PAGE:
Shame is a tricky emotion. It can be a helpful one to alert a person that they have done the wrong thing to others, and need to fix their behaviour. But if the intensity of shame is too much, then a person’s perceived inadequacies might become overwhelming, to the point that they think that they are not acceptable to others.

Because of this, many parents find it hard to get criticism right with children. How much disapproval do you give your child when they have done the wrong thing? And how do you make sure you don’t go too far to the point where your child starts having excessive shame about a minor mistake, and believe that they’re a somewhat flawed person?

Let’s look at an example to help parents get the balance right. Imagine it’s a morning just before school. A parent gives an instruction to their 10-year-old, Alex, to put some water into the dog bowl, which is running a little low on such a hot day. But when the parent gets home after dropping their child off at school, they find that the child has not done the chore.

It’s clearly a teachable moment. Alex has not done what they should have done, and this could have been a huge impact on a loved family pet, if not corrected in time. The parent has to say something, but it is important to adopt the right approach.

First of it, remember that the child has made a mistake. This does not necessarily mean that they are a terrible person. Thus parents should resist any shame-inducing commentary of making statements about their child’s character being insufficient. Speeches about Alex being thoughtless, lazy, selfish, or a dreadful person, would suggest that they are deficient.

It would also be shame-inducing if the parent made emotionally manipulative statements to the child to induce shame in them. “I’m at my wit’s end with you!” and “I don’t know what I have done to deserve such a careless child” would not be helpful.

Instead, make your child aware of their mistake when they get home. Let them know what happened in an unemotional manner, “When I got home today, the dog’s bowl was still very low.”

Wait for your child to pick up their mistake. If they don’t, then tell them that you had instructed them to fill it up that morning. Then, again, wait for your child’s reaction, which should be one that acknowledges that they have done the wrong thing.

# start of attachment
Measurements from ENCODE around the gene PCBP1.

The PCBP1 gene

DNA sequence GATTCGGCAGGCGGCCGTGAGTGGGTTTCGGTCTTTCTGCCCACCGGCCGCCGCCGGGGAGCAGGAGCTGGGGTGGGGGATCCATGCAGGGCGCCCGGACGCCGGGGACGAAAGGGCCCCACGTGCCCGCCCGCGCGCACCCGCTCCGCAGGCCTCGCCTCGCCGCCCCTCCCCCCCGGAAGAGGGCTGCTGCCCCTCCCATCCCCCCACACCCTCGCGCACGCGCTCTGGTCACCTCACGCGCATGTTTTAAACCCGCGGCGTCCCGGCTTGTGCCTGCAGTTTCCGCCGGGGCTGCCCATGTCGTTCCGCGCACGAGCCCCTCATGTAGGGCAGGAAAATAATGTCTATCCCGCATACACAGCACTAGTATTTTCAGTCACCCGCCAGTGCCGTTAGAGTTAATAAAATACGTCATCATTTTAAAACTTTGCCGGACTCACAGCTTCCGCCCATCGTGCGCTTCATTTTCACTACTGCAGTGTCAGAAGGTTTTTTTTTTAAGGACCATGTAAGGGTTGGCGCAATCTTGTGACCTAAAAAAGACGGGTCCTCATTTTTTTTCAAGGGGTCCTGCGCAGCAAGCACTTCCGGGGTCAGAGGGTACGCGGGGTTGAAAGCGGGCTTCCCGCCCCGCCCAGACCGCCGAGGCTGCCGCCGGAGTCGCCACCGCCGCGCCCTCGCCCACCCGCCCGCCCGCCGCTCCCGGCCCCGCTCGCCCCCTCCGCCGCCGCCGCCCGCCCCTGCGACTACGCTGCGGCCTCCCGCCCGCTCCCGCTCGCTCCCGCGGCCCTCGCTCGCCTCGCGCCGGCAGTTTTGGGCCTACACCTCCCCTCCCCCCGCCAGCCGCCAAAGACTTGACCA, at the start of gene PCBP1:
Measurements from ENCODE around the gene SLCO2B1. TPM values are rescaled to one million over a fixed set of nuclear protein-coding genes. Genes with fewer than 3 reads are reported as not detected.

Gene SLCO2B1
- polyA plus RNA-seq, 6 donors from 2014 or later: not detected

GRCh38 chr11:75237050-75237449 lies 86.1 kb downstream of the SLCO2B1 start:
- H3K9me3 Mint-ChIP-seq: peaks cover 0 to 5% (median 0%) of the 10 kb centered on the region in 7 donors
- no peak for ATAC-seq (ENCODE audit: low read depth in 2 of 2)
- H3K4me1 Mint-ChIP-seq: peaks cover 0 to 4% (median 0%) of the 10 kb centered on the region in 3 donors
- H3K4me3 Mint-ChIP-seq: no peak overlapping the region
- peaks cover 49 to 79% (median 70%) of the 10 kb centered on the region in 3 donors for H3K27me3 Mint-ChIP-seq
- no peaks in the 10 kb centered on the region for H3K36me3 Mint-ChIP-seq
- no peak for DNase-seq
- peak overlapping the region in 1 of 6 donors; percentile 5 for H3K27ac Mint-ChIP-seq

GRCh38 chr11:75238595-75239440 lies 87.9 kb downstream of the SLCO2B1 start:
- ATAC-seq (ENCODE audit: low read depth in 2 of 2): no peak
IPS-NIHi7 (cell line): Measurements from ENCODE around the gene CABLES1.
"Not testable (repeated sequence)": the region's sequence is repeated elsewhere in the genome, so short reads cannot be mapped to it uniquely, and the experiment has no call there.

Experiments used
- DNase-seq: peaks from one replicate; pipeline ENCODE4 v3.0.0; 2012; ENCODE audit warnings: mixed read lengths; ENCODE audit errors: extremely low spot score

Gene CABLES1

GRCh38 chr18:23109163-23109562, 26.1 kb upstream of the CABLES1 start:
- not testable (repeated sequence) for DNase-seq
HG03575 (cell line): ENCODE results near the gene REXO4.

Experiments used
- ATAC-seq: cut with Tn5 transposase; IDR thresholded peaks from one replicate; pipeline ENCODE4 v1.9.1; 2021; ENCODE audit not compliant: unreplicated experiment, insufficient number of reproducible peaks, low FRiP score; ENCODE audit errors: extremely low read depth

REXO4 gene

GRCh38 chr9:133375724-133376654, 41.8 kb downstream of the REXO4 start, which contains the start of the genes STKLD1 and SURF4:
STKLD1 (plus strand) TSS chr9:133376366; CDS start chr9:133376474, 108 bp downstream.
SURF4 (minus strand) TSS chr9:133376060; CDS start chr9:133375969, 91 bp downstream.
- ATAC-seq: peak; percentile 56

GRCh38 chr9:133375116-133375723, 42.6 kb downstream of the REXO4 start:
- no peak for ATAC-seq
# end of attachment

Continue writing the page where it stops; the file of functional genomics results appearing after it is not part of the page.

If they don’t react that way, ask them what could have happened. “I told you to fill it up. What do you think would have happened if I didn’t come home immediately and saw it empty?”

You are looking for them to identify the potential consequence and acknowledge their error. This will have more impact than you saying all of this to them. You might ask them to imagine how the dog ‘s health would have been, if they hadn’t been able to drink water all day.

Don’t let your child become defensive here and justify why they didn’t do it. They need to acknowledge the mistake to be able to learn the lesson.

You don’t want your child to dwell on this mistake for days; they need to move on. To assist this, give them a consequence, ideally a logical one that helps the dog. Parents can ask the child for ideas to make amends. It might be taking the dog for a walk, playing with them, or cleaning up the back yard of their droppings.

Takeaway for parents

Great statements to make shame brief enough to have an impact, and not lengthy enough to cause distress.

· “You made a mistake and it’s human to make a mistake — we all do.”

· “But it’s also important to make amends and make sure that you don’t make the same mistake again.”

· Never make your love for your child conditional on what they do.

· You can disapprove of their behaviour, but you should not suggest that inappropriate conduct makes them less loveable.

· Remember the lesson you child is learning is that they made a mistake, not that they are a terrible person.

This article was originally published at Medium. Republished with permission from the author.